But his fame is mostly through association. Parsons’ plaintive vocals and personal songwriting inspired Keith Richards to write “Wild Horses” and strongly influenced the Eagles (“Desperado,” not “The Long Run”). He discovered Emmylou Harris, who started out as his backup singer; U2 called its hit album The Joshua Tree because Parsons’ remains were cremated at that national monument after his death from assorted controlled substances.
So he’s the perfect artist for the tribute format–in fact, there’s already been one mediocre tribute. But now his ex, Emmylou Harris, has supervised a better attempt, Return of the Grievous Angel , enlisting many who cite him as an influence, including Sheryl Crow, Beck, the Pretenders, Elvis Costello and the Cowboy Junkies. She also snared Flying Burrito Chris Hillman (dueting with Steve Earle) and Byrd David Crosby (dueting with Lucinda Williams), the Gen-X version of Parsons and herself (Evan Dando and Juliana Hatfield) and the aforementioned Wilco and Whiskeytown.
The best cuts don’t stray very far from the originals–the album is carried more by the familiarity of the voices than any artistic achievement. Of the two radical rethinks, the Cowboy Junkies’ “Oooh Las Vegas” is impressive–but, ultimately, it’s just another Cowboy Junkies tune; and Wilco’s rave-up of “One Hundred Years From Now” seems strained.
Some of the songs here aren’t as good as covers previously recorded: Why not include Mr. Costello’s version of “Hot Burrito #1 (I’m Your Toy),” from his Almost Blue , which blows away the Mavericks’ overproduced faux-Roy Orbison version of the same song? Or Mr. Yoakam and Ms. Lang’s “Sin City,” which outstrips Beck and Emmylou’s?
Reviewers’ copies of the album came with a companion CD of Parsons’ originals of the same cuts; I wish Almo Sounds had gotten permission to do the same with the commercial release, so newcomers could get past the celebrity aspect and hear the real thing.
It’s hard to believe that when Parsons died, Loudon Wainwright III had already had a huge hit record, and yet here he is, a generation’s worth of albums and touring later, and the hyperliterate acoustic troubadour is still playing one-night stands at the Bottom Line.
It’s not fair; I recently listened to the re-release of his early album, Attempted Moustache , and realized that Mr. Wainwright is one of the few artists who has actually gotten better as he’s gotten older. His voice has deepened and gotten more soulful (listen to his wonderful lead on Irving Berlin’s “What’ll I Do” from the recent family album, The McGarrigle Hour ) and his songwriting has gotten less gimmicky and more honed.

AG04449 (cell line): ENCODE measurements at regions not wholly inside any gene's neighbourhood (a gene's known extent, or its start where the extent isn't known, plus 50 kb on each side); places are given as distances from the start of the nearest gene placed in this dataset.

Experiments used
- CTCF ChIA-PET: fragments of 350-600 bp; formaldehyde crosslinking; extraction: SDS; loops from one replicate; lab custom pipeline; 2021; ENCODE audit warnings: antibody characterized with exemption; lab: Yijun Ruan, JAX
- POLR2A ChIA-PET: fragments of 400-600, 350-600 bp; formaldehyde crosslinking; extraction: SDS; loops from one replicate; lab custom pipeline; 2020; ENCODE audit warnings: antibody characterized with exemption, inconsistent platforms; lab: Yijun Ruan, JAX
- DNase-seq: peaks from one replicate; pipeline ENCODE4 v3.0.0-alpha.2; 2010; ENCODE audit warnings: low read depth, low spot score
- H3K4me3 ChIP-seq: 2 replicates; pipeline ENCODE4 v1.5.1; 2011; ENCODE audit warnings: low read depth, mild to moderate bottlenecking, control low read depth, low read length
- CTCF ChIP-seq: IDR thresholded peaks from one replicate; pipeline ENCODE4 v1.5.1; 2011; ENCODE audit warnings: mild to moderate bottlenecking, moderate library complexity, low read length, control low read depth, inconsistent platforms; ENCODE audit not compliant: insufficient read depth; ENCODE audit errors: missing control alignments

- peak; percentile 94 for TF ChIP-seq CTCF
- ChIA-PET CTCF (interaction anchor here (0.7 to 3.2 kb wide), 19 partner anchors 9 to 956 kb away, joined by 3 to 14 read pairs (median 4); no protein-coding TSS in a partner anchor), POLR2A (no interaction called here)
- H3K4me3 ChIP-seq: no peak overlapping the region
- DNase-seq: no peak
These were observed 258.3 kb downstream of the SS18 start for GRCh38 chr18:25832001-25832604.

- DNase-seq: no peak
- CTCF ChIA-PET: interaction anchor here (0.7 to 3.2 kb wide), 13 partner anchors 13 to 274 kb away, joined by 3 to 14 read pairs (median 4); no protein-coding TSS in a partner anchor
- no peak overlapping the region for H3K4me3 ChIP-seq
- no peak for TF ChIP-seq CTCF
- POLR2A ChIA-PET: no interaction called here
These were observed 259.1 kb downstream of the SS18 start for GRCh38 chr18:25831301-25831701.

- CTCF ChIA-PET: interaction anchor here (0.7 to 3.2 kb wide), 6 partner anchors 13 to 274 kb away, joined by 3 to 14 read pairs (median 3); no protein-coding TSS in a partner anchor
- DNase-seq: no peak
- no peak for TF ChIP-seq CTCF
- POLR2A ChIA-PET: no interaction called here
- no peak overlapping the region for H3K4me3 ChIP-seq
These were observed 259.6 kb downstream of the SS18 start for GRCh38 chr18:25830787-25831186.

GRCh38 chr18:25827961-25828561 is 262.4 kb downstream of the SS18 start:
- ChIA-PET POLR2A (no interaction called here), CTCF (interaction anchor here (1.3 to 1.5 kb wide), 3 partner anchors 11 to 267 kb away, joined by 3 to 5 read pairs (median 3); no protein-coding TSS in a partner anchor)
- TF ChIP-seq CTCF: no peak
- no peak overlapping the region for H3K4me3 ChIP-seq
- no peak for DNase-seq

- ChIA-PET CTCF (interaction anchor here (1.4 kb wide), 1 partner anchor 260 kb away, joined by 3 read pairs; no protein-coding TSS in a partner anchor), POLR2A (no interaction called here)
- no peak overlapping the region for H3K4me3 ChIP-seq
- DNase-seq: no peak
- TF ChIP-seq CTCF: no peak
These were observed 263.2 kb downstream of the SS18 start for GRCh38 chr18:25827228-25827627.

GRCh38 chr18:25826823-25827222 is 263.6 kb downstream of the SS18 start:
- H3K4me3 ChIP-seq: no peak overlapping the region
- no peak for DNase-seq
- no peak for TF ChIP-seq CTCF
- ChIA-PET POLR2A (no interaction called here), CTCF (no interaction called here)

He’s endured the misfortune of scoring a novelty hit with “Dead Skunk” in 1972, obscuring the depth of his best work; and, more recently, of being eclipsed by his son Rufus Wainwright, who was named “Best New Artist” last year by Rolling Stone . In the interim, Loudon has reliably cranked out countless cranky, catchy albums of amusement and torment.
His latest, Social Studies (Hannibal Records), runs the risk of being an entire album of novelties. These are songs ripped from the day’s headlines originally written and performed for National Public Radio over the past 15 years. (Anybody remember Tonya Harding? Jesse Helms?) In almost anyone else’s hands–though who else would even try this?–these songs would be the kind you’d listen to once and never again, like a comedy album.
But Mr. Wainwright is so remarkable a tunesmith and wordsmith that the songs outlive their subjects. I cringed at the thought of a song about O.J. Simpson at this late date, but his chorus won me over:
There’s blood and mud and tears and gloves and coverage never stops
Experts, next door neighbors, sex and drugs and dogs and cops.
The NPR songs may not be as compelling as Mr. Wainwright’s best navel-gazing work–about his multiple divorces and flings and midlife crises–but he’s a deft observer of the world, whether it’s on the aging of rock (“Gerry has a pacemaker …”), smokers congregating outside (“The new street people”), or waging war via CNN. On the prophetic “Inaugural Blues,” written about the Clinton era, he wrote the line, “Hope we grow up before we’re old.”
Mr. Wainwright has made a blatant attempt to score Dead Skunk II with “Y2K,” a sort of funked-up talking-folk song about computer doomsday. But musically, he’s trying too hard to be hip, and lyrically he comes off too crotchety (“But we used to imagine, question and dream/ And now all of our answers come up on some screen”) to achieve the ubiquity of, say, Baz Luhrmann’s Internet-driven hit “Everybody’s Free (to Wear Sunscreen).”
Though Mr. Wainwright’s record label is pushing “Y2K” as a single, the only deejays I’ve heard play it are Meg Griffin on WFUV-FM and Vin Scelsa on his terrific Idiot’s Delight show, Sunday nights on WNEW-FM.
No matter. I bet Rufus hopes he’s doing this well when he’s in his 50’s.